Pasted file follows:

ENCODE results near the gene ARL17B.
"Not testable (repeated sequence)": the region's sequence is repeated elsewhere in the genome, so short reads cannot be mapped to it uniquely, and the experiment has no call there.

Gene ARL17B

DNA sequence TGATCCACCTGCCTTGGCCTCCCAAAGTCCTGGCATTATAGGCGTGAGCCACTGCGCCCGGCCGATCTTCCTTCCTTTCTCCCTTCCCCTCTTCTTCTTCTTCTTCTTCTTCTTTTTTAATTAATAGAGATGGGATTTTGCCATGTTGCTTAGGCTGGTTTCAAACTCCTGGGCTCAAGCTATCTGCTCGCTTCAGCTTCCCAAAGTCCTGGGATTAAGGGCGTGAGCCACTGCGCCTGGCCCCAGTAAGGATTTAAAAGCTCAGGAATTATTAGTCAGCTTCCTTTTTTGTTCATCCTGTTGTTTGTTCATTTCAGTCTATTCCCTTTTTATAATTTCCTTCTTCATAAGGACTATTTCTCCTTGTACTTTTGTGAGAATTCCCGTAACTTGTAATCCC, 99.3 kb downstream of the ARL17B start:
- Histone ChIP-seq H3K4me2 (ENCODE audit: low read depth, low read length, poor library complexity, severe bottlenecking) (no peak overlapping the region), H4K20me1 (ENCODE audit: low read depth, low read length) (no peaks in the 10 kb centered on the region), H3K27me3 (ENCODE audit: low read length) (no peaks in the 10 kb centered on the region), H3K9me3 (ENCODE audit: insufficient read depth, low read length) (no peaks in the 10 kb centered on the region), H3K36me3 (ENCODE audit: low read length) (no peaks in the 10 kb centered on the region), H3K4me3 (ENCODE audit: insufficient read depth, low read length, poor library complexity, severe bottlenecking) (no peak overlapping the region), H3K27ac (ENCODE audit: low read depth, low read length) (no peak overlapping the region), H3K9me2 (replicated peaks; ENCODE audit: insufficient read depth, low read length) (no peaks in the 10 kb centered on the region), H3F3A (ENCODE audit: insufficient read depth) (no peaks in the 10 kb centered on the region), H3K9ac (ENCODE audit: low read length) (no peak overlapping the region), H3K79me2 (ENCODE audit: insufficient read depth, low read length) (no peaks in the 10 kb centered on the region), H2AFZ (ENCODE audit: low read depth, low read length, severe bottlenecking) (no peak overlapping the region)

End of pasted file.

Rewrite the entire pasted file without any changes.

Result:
ENCODE results near the gene ARL17B.
"Not testable (repeated sequence)": the region's sequence is repeated elsewhere in the genome, so short reads cannot be mapped to it uniquely, and the experiment has no call there.

Gene ARL17B

DNA sequence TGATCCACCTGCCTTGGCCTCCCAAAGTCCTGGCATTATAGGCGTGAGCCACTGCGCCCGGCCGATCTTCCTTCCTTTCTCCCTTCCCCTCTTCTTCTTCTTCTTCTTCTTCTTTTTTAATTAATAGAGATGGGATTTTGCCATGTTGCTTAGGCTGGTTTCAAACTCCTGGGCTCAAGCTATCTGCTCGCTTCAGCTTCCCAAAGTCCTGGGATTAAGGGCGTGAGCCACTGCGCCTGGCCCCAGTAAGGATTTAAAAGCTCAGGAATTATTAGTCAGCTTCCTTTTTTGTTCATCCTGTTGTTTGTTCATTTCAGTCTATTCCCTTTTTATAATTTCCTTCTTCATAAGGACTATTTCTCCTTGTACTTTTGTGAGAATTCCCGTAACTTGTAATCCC, 99.3 kb downstream of the ARL17B start:
- Histone ChIP-seq H3K4me2 (ENCODE audit: low read depth, low read length, poor library complexity, severe bottlenecking) (no peak overlapping the region), H4K20me1 (ENCODE audit: low read depth, low read length) (no peaks in the 10 kb centered on the region), H3K27me3 (ENCODE audit: low read length) (no peaks in the 10 kb centered on the region), H3K9me3 (ENCODE audit: insufficient read depth, low read length) (no peaks in the 10 kb centered on the region), H3K36me3 (ENCODE audit: low read length) (no peaks in the 10 kb centered on the region), H3K4me3 (ENCODE audit: insufficient read depth, low read length, poor library complexity, severe bottlenecking) (no peak overlapping the region), H3K27ac (ENCODE audit: low read depth, low read length) (no peak overlapping the region), H3K9me2 (replicated peaks; ENCODE audit: insufficient read depth, low read length) (no peaks in the 10 kb centered on the region), H3F3A (ENCODE audit: insufficient read depth) (no peaks in the 10 kb centered on the region), H3K9ac (ENCODE audit: low read length) (no peak overlapping the region), H3K79me2 (ENCODE audit: insufficient read depth, low read length) (no peaks in the 10 kb centered on the region), H2AFZ (ENCODE audit: low read depth, low read length, severe bottlenecking) (no peak overlapping the region)